Here you'll find current musings, as well as the archives from two blogs of yesteryear: YoungMarriedMom and What I Learned While Writing a Novel. Please comment and share. We love well when we are in conversation with one another.
Ever since I’ve been noticeably pregnant—and probably subconsciously a while before that—I’ve found myself making a special effort to smile at other pregnant ladies and ladies with small children when I see them. For some reason I have a strong sense of pregnancy team spirit; I feel like we’re all in this together and there’s something special and beautiful about bringing children into the world at the same time. What an extraordinary opportunity to have and what an amazing connection we share, even if our interaction is simply a passing moment on the street, right?
The women in Manhattan don’t seem to take the same view.
I admit I harden my face when I walk through Manhattan. Let’s be honest—I push my way through the subway system, too. Without a doubt, I fall into the category of people with a singular drive to get to where they need to be, and not to let anyone else get in their way.
I suppose some of this could be chalked up to the year and a half I commuted to and from New Jersey, and about ninety-five percent of the time ran from the subway to Penn Station in order to not miss my train home. My behavior might also be somewhat justified by the fact that I work in Rockefeller Center, where The Today Show is filmed live outside in the summer and an ice skating rink framed by a ginormous Christmas tree reign in the winter.
Truthfully, though, this is a manifestation of what can be my tremendous impatience. I guess it’s also a sign of my not feeling a sense of unity with the people around me. In midtown, unfortunately, my instinct is to subscribe to the belief that it’s every person for him or herself.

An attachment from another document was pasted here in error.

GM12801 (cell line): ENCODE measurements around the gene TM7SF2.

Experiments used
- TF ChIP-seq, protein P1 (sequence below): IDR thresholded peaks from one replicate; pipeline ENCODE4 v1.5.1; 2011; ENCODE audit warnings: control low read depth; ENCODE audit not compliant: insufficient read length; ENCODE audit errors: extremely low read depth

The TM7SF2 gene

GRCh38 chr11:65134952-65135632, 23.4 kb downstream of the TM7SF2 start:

But when you’re pregnant, everything changes—even in midtown. Strangers give up seats on the subway. People let you go first in lines for public restrooms. Other women unabashedly guess the gender of your child based on the shape of your belly, and you get the warmest smiles you’ve ever seen from people you’ll never meet again.
For some reason, this is not the case among pregnant women. Whenever I try to smile at a fellow pregnant lady in Manhattan, I am given the same hard glare people get for being with screaming children on a bus or holding the doors open on the subway.
Sometimes I wonder if I’m considered a threat to future preschool admissions. Should tell people that I intend to be back in New Jersey when my children are in school? Without that barrier, might we find common ground?
In Brooklyn, on the other hand, I have not only seen other women return my smiles, but I have seen them initiate smiles. I even had a woman say hi to me today. That’s right—real, honest-to-goodness verbal communication. What a relief! I can’t tell you how grateful I am for the brazen sense of camaraderie I’ve experienced in just two weeks. I very much hope this is a harbinger of what’s to come over the next year and beyond.
When people ask me why we moved to Brooklyn, my response is generally something like, “That’s where the babies are.” Really, this is where the moms are.